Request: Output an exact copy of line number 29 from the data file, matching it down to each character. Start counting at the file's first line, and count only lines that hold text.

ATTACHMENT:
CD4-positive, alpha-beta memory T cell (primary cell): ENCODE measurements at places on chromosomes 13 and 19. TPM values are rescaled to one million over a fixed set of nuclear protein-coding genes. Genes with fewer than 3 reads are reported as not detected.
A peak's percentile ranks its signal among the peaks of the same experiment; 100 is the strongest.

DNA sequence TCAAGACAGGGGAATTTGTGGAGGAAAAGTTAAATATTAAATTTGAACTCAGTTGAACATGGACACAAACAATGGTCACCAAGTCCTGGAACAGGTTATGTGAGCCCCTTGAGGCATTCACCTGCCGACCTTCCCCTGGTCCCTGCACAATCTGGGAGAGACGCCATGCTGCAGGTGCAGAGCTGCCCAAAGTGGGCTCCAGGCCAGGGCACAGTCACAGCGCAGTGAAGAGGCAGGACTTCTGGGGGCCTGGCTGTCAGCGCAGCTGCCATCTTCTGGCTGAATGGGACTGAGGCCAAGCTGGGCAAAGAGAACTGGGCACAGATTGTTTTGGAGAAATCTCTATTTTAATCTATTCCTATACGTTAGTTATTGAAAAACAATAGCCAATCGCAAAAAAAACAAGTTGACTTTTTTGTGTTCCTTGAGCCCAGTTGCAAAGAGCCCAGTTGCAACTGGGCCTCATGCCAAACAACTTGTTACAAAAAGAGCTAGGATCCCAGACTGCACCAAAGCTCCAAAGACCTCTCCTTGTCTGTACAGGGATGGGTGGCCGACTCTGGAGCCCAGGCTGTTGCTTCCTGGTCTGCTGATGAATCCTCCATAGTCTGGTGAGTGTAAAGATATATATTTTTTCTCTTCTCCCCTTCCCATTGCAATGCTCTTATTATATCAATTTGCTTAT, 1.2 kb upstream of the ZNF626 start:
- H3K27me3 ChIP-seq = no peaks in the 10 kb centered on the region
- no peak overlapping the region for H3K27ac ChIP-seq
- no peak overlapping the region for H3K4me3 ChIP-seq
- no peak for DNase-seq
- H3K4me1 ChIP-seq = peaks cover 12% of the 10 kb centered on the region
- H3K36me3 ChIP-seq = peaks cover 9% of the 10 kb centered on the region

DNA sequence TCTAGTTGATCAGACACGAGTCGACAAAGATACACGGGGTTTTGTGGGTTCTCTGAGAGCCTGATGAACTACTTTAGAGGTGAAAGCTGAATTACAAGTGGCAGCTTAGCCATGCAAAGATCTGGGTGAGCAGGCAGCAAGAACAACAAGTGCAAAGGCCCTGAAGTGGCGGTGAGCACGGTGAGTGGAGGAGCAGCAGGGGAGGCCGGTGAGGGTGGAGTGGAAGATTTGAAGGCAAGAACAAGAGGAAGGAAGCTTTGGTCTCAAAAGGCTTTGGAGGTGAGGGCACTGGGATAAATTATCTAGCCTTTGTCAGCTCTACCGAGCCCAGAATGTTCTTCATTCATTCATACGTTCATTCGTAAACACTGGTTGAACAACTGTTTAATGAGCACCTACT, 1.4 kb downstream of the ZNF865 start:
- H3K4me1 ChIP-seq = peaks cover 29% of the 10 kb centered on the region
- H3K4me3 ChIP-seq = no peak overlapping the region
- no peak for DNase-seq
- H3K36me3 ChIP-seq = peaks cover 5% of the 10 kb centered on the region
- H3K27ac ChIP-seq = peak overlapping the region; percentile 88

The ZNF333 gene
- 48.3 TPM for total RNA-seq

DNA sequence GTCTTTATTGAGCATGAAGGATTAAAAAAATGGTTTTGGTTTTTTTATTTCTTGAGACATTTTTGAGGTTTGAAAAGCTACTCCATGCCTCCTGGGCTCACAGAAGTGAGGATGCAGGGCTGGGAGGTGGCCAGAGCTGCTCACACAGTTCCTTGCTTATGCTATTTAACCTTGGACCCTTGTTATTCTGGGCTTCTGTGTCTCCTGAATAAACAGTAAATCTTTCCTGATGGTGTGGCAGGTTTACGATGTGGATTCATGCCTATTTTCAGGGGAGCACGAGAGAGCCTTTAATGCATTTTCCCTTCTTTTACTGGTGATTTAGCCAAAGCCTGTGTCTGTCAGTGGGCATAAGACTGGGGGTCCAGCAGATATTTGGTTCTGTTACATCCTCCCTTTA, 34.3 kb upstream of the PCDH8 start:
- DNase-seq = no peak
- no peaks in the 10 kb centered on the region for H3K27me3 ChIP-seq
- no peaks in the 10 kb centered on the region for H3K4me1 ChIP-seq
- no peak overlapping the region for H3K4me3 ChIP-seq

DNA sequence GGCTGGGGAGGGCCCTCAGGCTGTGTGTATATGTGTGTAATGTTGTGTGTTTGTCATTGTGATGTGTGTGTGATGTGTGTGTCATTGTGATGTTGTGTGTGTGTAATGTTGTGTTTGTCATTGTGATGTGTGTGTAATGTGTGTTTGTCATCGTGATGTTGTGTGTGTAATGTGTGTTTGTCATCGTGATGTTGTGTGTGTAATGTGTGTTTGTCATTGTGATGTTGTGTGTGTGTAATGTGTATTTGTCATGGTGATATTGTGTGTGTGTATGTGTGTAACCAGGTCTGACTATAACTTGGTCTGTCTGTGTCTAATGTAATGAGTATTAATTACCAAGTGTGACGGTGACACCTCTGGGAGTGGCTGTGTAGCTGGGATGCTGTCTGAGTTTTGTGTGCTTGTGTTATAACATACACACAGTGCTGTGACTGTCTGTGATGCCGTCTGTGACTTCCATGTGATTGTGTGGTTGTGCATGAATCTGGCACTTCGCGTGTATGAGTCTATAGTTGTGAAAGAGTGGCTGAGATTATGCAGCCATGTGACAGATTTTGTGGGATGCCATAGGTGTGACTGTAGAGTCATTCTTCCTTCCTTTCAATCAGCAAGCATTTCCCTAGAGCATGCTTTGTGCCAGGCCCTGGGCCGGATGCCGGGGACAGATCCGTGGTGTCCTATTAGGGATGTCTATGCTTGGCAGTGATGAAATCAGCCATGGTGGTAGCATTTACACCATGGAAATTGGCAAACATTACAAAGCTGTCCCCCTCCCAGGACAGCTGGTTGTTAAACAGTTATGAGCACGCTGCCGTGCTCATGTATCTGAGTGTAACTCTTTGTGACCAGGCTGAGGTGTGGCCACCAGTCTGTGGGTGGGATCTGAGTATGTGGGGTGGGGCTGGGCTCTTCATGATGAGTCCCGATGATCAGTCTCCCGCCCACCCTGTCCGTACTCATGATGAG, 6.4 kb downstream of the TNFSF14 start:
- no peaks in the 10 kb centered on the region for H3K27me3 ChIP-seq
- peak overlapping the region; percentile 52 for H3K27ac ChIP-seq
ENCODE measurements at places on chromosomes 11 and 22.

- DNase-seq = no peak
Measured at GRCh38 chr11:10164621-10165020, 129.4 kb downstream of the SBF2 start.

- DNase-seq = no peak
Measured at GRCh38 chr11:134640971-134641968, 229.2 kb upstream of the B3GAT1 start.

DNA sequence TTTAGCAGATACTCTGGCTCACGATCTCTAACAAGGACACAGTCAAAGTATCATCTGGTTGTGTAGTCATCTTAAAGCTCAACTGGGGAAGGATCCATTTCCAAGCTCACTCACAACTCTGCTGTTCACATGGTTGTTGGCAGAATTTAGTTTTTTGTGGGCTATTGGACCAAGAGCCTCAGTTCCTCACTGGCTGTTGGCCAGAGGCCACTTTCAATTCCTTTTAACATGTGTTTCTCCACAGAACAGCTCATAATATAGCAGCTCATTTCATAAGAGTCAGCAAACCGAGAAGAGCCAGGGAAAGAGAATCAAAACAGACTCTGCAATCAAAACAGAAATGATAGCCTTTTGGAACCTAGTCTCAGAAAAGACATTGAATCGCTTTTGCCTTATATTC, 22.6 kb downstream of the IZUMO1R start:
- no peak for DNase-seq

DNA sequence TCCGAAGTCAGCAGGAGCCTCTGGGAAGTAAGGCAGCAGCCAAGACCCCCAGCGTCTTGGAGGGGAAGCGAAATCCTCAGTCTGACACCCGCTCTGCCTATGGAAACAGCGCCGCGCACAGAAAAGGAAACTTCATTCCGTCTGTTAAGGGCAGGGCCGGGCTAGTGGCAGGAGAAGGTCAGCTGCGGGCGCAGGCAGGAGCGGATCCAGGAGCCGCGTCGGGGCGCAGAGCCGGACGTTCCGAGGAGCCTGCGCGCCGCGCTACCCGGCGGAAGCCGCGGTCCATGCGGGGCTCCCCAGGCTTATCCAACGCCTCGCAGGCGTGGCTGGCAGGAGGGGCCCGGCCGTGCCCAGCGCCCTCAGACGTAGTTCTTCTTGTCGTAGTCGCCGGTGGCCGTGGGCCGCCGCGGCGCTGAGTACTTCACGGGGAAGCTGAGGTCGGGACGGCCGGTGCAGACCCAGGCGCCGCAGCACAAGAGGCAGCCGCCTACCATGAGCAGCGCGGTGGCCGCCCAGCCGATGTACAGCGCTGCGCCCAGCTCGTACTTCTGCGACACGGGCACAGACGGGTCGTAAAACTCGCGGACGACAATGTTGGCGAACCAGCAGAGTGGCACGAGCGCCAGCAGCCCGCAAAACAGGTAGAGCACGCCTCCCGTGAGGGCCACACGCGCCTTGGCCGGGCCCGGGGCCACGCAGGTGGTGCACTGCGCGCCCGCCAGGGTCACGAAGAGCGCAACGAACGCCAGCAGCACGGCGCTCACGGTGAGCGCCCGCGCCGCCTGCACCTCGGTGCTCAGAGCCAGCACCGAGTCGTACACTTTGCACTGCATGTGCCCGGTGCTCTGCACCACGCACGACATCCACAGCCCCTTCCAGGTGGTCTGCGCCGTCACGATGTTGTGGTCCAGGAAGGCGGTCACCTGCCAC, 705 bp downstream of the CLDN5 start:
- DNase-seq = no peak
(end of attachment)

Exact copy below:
- DNase-seq = no peak